Finishing a Basement: Insulation and Steel Studs

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Insulating Basement Walls

You can use either method shown to effectively insulate basement walls. Each includes a rigid foam moisture barrier between the framing and the basement wall. The foam eliminates condensation from interior humidity and helps protect walls from minor exterior moisture. Tack the foam to the concrete with construction adhesive while you frame. Don’t install a vapor barrier between the insulation and drywall for either method.

Building codes in some colder regions require basements be insulated at least 2 ft. (60 cm) below grade and /or to R-12 or greater.



Fiberglass and foam. In a 2x4 framed wall, use a combination of rigid foam and unfaced fiberglass (R-11 or R-13). This method makes plumbing and electrical work easier but the wall is thicker and consumes more floor space.

Foam and foam. If you have a plumb, flat foundation wall and want to save floor space, frame with 2x2 furring strips and insulate with rigid foam on the concrete and another layer of rigid foam fitted between the strips.

Using Steel Studs

Steel framing is easy to work with in confined basement spaces, where you assemble it one piece at a time, like a giant Erector set. Even better, it’s termite-proof and doesn’t soak up water the way wood framing does. The steel framing used here is 25-gauge non-load-bearing track and studs that measure 1-5/8 x 1-1/4 in. The insulation used with steel framing is a semi-rigid spun-mineral fiber with R-5.4 that fits snugly in the cup of one stud and against the back of another.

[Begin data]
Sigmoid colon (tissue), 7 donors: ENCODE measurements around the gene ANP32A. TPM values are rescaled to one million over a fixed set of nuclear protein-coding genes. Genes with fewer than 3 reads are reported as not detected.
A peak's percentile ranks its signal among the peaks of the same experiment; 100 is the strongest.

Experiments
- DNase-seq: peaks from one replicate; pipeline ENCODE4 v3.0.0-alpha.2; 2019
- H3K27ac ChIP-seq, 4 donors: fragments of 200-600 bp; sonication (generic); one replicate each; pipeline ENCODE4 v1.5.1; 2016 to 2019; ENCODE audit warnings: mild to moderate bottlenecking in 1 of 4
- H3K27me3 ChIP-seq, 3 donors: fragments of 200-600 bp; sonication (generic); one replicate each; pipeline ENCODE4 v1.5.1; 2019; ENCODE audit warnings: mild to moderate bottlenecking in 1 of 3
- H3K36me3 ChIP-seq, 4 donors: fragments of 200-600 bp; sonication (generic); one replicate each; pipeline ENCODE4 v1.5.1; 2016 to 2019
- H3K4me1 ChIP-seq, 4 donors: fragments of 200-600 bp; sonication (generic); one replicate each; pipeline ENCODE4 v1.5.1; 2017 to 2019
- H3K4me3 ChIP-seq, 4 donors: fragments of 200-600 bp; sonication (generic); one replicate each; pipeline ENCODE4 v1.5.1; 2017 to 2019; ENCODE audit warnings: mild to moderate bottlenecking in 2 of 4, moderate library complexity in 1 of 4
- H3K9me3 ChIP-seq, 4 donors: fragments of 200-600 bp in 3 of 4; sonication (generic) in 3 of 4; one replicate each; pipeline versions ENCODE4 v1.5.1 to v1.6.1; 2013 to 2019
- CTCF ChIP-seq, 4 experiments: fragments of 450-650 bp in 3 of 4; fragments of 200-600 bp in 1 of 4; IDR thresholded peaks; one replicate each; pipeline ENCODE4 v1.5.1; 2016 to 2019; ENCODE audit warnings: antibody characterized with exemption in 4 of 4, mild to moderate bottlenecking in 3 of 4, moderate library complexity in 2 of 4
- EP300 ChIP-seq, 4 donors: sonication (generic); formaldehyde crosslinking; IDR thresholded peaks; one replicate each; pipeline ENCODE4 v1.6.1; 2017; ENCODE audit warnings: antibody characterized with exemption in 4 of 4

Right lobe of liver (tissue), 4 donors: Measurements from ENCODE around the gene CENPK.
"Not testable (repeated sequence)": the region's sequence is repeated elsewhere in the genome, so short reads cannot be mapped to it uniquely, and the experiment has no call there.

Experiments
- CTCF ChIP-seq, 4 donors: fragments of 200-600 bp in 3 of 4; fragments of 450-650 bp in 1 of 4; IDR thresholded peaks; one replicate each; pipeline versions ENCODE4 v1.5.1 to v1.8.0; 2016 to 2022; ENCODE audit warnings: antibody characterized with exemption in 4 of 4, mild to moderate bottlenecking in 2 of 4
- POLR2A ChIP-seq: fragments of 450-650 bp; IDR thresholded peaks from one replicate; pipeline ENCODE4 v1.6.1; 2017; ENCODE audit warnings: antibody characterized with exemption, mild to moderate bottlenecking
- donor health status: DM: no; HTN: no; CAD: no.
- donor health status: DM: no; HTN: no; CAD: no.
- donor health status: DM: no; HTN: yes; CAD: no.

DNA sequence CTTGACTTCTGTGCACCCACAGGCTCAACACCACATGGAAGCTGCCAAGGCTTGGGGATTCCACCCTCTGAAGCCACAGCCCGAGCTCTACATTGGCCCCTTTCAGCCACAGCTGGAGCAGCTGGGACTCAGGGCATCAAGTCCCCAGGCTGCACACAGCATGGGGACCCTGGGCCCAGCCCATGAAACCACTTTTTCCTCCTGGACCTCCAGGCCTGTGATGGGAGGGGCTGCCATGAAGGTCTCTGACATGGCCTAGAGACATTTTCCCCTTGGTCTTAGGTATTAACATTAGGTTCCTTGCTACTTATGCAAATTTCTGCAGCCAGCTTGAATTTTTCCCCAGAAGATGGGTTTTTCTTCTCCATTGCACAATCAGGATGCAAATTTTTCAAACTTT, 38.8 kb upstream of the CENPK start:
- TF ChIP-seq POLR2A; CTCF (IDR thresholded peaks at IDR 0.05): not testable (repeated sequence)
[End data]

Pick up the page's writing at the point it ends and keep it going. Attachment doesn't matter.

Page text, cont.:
1. Fasten track to floor with masonry screws. Snap chalk line on joists and floor to keep wall straight and plumb. Keep framed wall 3/4 in. (19 mm) away from masonry wall at closest point. Overlap track and fasten to floor through overlap.

2. Install studs on 16-in, centers and insert them into the tracks with a twisting motion. Fasten studs to track with sheet- metal pan head screws. Holes in studs are for running electrical conduit, not for plastic-sheathed electrical cable.

3. Attach windowsill level with bottom of window frame. Align window studs with edge of concrete. Use spring clamps to hold sill while fastening. Install wall stiffeners at midpoint of wall. Fabricate stiffeners from short pieces of track.

4. Install plywood window surrounds. Fasten them to framing with drywall screws and to concrete with masonry screws. In some cases you can build surround box first, then slide it into place. Finish plywood with drywall.

5. Run plastic- sheathed electrical cable behind metal framing. Fasten ply wood blocks to concrete with masonry screws to support cable and electrical boxes. Use different sizes of plaster rings to compensate for variations in wall depth.

Thursday, April 25, 2013 12:05